As “Auntie Luci,” the foreign English teacher, I have been assigned to work with a 1st grade classroom of fifty-seven students. From day one I have suffered from a bit of culture shock, witnessing a form of classroom discipline completely alien to what I have ever known.

Teachers will roam the aisles with a yard – long cane, whacking children on the arm or back for talking, not following directions, or just being rowdy. To grab the class’s attention, the teacher will stand in front of the classroom and smack the cane repetitively on a desk threatening, “I will beat you!” if the class does not come to order.

In some instances, a student found to have somehow wronged another student (i.e. usually by either hitting or stealing the student’s pencil), will be asked to hold his or her hand open while the teacher administers several blows with the cane.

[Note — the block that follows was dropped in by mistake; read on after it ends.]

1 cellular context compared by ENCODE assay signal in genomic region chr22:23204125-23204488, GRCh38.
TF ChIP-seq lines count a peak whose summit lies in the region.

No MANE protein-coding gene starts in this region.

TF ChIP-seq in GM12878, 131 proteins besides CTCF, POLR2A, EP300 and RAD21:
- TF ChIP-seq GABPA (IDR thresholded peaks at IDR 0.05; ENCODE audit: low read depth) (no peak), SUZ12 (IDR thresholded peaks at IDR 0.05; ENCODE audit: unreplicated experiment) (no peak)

Another strategy a teacher might use in disciplining students includes singling out those who are misbehaving and having them kneel down in front of the classroom with their hands raised for an indeterminate period of time. Perhaps most disturbing, however, is that these disciplinary methods have been so concretely institutionalized that students have been programmed to react only upon physical infliction. To give an example, on one occasion I was left alone with the children and, from one moment to the next, the once harmonious classroom environment ruptured into anarchy. I had a whole classroom full of seven year-olds crying, running, shouting, and fighting – it was utter mayhem.